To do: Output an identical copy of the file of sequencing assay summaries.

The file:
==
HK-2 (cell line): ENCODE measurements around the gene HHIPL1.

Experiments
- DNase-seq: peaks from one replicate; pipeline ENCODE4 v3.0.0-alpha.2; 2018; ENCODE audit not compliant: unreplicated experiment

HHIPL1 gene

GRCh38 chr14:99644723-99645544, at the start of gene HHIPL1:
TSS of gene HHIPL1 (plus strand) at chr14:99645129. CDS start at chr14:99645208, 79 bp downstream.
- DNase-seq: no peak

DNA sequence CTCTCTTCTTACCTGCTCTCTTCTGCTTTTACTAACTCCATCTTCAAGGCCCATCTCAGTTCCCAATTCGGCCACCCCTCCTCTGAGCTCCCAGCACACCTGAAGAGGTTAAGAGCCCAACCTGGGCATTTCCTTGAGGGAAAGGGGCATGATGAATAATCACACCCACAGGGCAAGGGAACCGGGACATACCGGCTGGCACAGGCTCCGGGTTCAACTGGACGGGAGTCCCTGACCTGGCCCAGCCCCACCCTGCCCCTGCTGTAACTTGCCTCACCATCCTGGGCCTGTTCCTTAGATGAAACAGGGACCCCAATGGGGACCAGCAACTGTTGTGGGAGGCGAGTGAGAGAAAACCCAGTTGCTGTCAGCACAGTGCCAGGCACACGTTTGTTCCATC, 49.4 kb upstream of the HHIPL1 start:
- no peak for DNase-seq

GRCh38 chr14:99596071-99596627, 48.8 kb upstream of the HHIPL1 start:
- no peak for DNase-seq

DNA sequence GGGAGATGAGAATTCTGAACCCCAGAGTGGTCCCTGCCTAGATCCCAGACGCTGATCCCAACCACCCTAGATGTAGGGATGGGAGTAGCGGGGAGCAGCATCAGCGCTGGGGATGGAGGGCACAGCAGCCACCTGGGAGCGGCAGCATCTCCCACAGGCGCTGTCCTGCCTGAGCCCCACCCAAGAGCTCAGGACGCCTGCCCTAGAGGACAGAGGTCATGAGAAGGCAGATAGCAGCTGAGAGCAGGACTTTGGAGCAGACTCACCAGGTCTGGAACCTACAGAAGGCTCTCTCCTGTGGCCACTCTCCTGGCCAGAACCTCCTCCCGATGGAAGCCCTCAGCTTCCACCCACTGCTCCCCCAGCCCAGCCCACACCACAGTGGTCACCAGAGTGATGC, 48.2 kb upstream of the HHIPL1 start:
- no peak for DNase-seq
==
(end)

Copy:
HK-2 (cell line): ENCODE measurements around the gene HHIPL1.

Experiments
- DNase-seq: peaks from one replicate; pipeline ENCODE4 v3.0.0-alpha.2; 2018; ENCODE audit not compliant: unreplicated experiment

HHIPL1 gene

GRCh38 chr14:99644723-99645544, at the start of gene HHIPL1:
TSS of gene HHIPL1 (plus strand) at chr14:99645129. CDS start at chr14:99645208, 79 bp downstream.
- DNase-seq: no peak

DNA sequence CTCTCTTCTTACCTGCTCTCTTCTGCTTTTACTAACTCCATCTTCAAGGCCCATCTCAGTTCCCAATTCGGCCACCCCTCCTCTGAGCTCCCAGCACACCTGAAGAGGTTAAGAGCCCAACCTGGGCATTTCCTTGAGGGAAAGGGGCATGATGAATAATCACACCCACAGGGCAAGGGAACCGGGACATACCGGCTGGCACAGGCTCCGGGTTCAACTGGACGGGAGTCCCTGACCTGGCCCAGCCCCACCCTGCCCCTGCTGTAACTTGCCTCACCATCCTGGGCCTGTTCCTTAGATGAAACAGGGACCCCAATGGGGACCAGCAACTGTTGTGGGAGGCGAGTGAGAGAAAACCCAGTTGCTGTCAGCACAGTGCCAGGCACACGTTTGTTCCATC, 49.4 kb upstream of the HHIPL1 start:
- no peak for DNase-seq

GRCh38 chr14:99596071-99596627, 48.8 kb upstream of the HHIPL1 start:
- no peak for DNase-seq

DNA sequence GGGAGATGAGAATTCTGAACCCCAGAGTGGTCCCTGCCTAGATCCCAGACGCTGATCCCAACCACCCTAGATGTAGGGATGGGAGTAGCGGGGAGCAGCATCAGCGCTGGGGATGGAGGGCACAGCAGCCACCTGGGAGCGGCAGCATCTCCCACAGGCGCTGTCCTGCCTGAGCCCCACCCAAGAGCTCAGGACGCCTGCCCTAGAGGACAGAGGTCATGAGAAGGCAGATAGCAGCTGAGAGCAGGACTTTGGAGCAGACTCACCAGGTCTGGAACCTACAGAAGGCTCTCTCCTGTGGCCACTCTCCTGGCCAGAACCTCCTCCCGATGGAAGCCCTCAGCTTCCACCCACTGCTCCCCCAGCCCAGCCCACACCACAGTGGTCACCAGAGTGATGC, 48.2 kb upstream of the HHIPL1 start:
- no peak for DNase-seq